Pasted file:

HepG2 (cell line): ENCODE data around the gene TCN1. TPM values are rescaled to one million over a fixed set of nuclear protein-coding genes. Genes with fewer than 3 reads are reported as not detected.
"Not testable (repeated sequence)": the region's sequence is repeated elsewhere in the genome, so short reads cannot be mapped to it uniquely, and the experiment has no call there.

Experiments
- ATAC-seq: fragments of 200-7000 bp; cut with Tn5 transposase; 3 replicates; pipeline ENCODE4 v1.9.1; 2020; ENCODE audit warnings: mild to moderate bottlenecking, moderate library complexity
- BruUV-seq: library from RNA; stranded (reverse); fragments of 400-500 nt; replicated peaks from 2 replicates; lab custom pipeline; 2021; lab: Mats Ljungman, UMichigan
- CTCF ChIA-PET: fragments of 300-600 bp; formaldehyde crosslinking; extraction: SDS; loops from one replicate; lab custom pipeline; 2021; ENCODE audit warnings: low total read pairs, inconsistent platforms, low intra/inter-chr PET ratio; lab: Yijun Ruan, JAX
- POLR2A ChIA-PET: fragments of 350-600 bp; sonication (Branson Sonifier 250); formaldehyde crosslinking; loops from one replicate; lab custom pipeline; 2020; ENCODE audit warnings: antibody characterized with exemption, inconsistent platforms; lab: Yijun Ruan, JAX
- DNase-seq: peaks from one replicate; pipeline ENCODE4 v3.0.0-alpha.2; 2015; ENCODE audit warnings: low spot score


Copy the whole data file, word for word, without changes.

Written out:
HepG2 (cell line): ENCODE data around the gene TCN1. TPM values are rescaled to one million over a fixed set of nuclear protein-coding genes. Genes with fewer than 3 reads are reported as not detected.
"Not testable (repeated sequence)": the region's sequence is repeated elsewhere in the genome, so short reads cannot be mapped to it uniquely, and the experiment has no call there.

Experiments
- ATAC-seq: fragments of 200-7000 bp; cut with Tn5 transposase; 3 replicates; pipeline ENCODE4 v1.9.1; 2020; ENCODE audit warnings: mild to moderate bottlenecking, moderate library complexity
- BruUV-seq: library from RNA; stranded (reverse); fragments of 400-500 nt; replicated peaks from 2 replicates; lab custom pipeline; 2021; lab: Mats Ljungman, UMichigan
- CTCF ChIA-PET: fragments of 300-600 bp; formaldehyde crosslinking; extraction: SDS; loops from one replicate; lab custom pipeline; 2021; ENCODE audit warnings: low total read pairs, inconsistent platforms, low intra/inter-chr PET ratio; lab: Yijun Ruan, JAX
- POLR2A ChIA-PET: fragments of 350-600 bp; sonication (Branson Sonifier 250); formaldehyde crosslinking; loops from one replicate; lab custom pipeline; 2020; ENCODE audit warnings: antibody characterized with exemption, inconsistent platforms; lab: Yijun Ruan, JAX
- DNase-seq: peaks from one replicate; pipeline ENCODE4 v3.0.0-alpha.2; 2015; ENCODE audit warnings: low spot score